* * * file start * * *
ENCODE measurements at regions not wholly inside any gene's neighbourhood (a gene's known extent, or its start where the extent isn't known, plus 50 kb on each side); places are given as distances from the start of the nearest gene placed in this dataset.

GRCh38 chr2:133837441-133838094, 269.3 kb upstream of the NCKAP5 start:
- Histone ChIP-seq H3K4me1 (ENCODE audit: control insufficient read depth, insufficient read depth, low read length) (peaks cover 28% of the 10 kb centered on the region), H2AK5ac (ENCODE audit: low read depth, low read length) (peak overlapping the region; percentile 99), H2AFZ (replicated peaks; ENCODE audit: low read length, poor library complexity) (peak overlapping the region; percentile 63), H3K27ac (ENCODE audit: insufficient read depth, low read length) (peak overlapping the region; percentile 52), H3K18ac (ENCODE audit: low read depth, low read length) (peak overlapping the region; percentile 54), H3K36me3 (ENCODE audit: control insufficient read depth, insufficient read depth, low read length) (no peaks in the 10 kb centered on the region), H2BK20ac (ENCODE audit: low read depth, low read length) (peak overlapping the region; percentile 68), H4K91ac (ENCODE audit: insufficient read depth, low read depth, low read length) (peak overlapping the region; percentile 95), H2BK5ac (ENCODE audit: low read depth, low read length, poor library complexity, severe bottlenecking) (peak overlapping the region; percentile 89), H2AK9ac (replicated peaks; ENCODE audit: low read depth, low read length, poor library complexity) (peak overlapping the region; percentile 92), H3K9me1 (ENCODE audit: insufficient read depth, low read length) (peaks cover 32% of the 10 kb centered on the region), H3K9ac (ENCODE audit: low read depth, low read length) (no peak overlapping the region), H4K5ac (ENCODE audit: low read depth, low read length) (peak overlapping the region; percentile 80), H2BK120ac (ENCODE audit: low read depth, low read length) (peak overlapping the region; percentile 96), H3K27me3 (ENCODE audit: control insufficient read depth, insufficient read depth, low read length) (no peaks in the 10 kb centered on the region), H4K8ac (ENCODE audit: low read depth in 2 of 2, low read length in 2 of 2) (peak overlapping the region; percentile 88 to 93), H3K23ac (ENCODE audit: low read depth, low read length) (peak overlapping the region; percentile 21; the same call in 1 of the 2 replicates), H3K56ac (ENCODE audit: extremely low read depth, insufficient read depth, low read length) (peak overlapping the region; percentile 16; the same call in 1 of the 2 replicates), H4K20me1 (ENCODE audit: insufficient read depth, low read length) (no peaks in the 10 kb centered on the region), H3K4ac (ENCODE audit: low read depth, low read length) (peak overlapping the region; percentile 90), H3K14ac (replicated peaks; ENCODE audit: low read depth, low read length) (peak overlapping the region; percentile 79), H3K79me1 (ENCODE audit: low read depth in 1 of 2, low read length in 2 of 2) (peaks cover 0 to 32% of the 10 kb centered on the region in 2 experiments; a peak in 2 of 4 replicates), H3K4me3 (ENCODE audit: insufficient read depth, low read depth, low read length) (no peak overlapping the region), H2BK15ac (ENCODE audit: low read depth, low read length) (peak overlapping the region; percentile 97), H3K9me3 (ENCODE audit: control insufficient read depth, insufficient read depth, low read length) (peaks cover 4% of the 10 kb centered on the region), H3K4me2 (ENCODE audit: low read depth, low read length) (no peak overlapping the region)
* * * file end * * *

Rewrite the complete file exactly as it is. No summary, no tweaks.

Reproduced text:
ENCODE measurements at regions not wholly inside any gene's neighbourhood (a gene's known extent, or its start where the extent isn't known, plus 50 kb on each side); places are given as distances from the start of the nearest gene placed in this dataset.

GRCh38 chr2:133837441-133838094, 269.3 kb upstream of the NCKAP5 start:
- Histone ChIP-seq H3K4me1 (ENCODE audit: control insufficient read depth, insufficient read depth, low read length) (peaks cover 28% of the 10 kb centered on the region), H2AK5ac (ENCODE audit: low read depth, low read length) (peak overlapping the region; percentile 99), H2AFZ (replicated peaks; ENCODE audit: low read length, poor library complexity) (peak overlapping the region; percentile 63), H3K27ac (ENCODE audit: insufficient read depth, low read length) (peak overlapping the region; percentile 52), H3K18ac (ENCODE audit: low read depth, low read length) (peak overlapping the region; percentile 54), H3K36me3 (ENCODE audit: control insufficient read depth, insufficient read depth, low read length) (no peaks in the 10 kb centered on the region), H2BK20ac (ENCODE audit: low read depth, low read length) (peak overlapping the region; percentile 68), H4K91ac (ENCODE audit: insufficient read depth, low read depth, low read length) (peak overlapping the region; percentile 95), H2BK5ac (ENCODE audit: low read depth, low read length, poor library complexity, severe bottlenecking) (peak overlapping the region; percentile 89), H2AK9ac (replicated peaks; ENCODE audit: low read depth, low read length, poor library complexity) (peak overlapping the region; percentile 92), H3K9me1 (ENCODE audit: insufficient read depth, low read length) (peaks cover 32% of the 10 kb centered on the region), H3K9ac (ENCODE audit: low read depth, low read length) (no peak overlapping the region), H4K5ac (ENCODE audit: low read depth, low read length) (peak overlapping the region; percentile 80), H2BK120ac (ENCODE audit: low read depth, low read length) (peak overlapping the region; percentile 96), H3K27me3 (ENCODE audit: control insufficient read depth, insufficient read depth, low read length) (no peaks in the 10 kb centered on the region), H4K8ac (ENCODE audit: low read depth in 2 of 2, low read length in 2 of 2) (peak overlapping the region; percentile 88 to 93), H3K23ac (ENCODE audit: low read depth, low read length) (peak overlapping the region; percentile 21; the same call in 1 of the 2 replicates), H3K56ac (ENCODE audit: extremely low read depth, insufficient read depth, low read length) (peak overlapping the region; percentile 16; the same call in 1 of the 2 replicates), H4K20me1 (ENCODE audit: insufficient read depth, low read length) (no peaks in the 10 kb centered on the region), H3K4ac (ENCODE audit: low read depth, low read length) (peak overlapping the region; percentile 90), H3K14ac (replicated peaks; ENCODE audit: low read depth, low read length) (peak overlapping the region; percentile 79), H3K79me1 (ENCODE audit: low read depth in 1 of 2, low read length in 2 of 2) (peaks cover 0 to 32% of the 10 kb centered on the region in 2 experiments; a peak in 2 of 4 replicates), H3K4me3 (ENCODE audit: insufficient read depth, low read depth, low read length) (no peak overlapping the region), H2BK15ac (ENCODE audit: low read depth, low read length) (peak overlapping the region; percentile 97), H3K9me3 (ENCODE audit: control insufficient read depth, insufficient read depth, low read length) (peaks cover 4% of the 10 kb centered on the region), H3K4me2 (ENCODE audit: low read depth, low read length) (no peak overlapping the region)